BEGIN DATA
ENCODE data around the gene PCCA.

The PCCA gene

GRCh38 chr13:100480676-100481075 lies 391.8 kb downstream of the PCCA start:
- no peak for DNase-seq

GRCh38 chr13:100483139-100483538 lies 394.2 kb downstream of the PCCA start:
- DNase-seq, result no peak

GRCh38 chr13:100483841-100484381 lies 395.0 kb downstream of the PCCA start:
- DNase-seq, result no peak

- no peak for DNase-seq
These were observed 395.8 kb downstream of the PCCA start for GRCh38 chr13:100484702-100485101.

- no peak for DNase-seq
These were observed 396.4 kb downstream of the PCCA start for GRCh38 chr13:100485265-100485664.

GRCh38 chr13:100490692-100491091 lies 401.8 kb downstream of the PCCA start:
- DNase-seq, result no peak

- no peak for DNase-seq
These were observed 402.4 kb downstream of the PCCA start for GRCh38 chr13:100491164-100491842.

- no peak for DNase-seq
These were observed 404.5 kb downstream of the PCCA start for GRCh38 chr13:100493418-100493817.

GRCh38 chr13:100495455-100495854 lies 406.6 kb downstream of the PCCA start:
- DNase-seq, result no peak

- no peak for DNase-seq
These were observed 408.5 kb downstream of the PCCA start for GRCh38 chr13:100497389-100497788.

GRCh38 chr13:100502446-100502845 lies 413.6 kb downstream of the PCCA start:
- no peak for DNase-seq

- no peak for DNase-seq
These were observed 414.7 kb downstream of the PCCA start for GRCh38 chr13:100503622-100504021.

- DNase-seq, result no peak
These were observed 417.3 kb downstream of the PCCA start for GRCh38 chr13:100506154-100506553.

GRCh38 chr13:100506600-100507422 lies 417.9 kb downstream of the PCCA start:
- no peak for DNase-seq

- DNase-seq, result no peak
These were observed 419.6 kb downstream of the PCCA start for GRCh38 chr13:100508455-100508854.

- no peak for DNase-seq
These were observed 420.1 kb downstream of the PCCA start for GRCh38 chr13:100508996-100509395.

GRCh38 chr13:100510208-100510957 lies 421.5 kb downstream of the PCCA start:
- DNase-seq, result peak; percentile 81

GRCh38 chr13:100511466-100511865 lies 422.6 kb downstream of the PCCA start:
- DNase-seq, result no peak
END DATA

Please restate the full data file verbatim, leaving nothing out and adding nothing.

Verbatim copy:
ENCODE data around the gene PCCA.

The PCCA gene

GRCh38 chr13:100480676-100481075 lies 391.8 kb downstream of the PCCA start:
- no peak for DNase-seq

GRCh38 chr13:100483139-100483538 lies 394.2 kb downstream of the PCCA start:
- DNase-seq, result no peak

GRCh38 chr13:100483841-100484381 lies 395.0 kb downstream of the PCCA start:
- DNase-seq, result no peak

- no peak for DNase-seq
These were observed 395.8 kb downstream of the PCCA start for GRCh38 chr13:100484702-100485101.

- no peak for DNase-seq
These were observed 396.4 kb downstream of the PCCA start for GRCh38 chr13:100485265-100485664.

GRCh38 chr13:100490692-100491091 lies 401.8 kb downstream of the PCCA start:
- DNase-seq, result no peak

- no peak for DNase-seq
These were observed 402.4 kb downstream of the PCCA start for GRCh38 chr13:100491164-100491842.

- no peak for DNase-seq
These were observed 404.5 kb downstream of the PCCA start for GRCh38 chr13:100493418-100493817.

GRCh38 chr13:100495455-100495854 lies 406.6 kb downstream of the PCCA start:
- DNase-seq, result no peak

- no peak for DNase-seq
These were observed 408.5 kb downstream of the PCCA start for GRCh38 chr13:100497389-100497788.

GRCh38 chr13:100502446-100502845 lies 413.6 kb downstream of the PCCA start:
- no peak for DNase-seq

- no peak for DNase-seq
These were observed 414.7 kb downstream of the PCCA start for GRCh38 chr13:100503622-100504021.

- DNase-seq, result no peak
These were observed 417.3 kb downstream of the PCCA start for GRCh38 chr13:100506154-100506553.

GRCh38 chr13:100506600-100507422 lies 417.9 kb downstream of the PCCA start:
- no peak for DNase-seq

- DNase-seq, result no peak
These were observed 419.6 kb downstream of the PCCA start for GRCh38 chr13:100508455-100508854.

- no peak for DNase-seq
These were observed 420.1 kb downstream of the PCCA start for GRCh38 chr13:100508996-100509395.

GRCh38 chr13:100510208-100510957 lies 421.5 kb downstream of the PCCA start:
- DNase-seq, result peak; percentile 81

GRCh38 chr13:100511466-100511865 lies 422.6 kb downstream of the PCCA start:
- DNase-seq, result no peak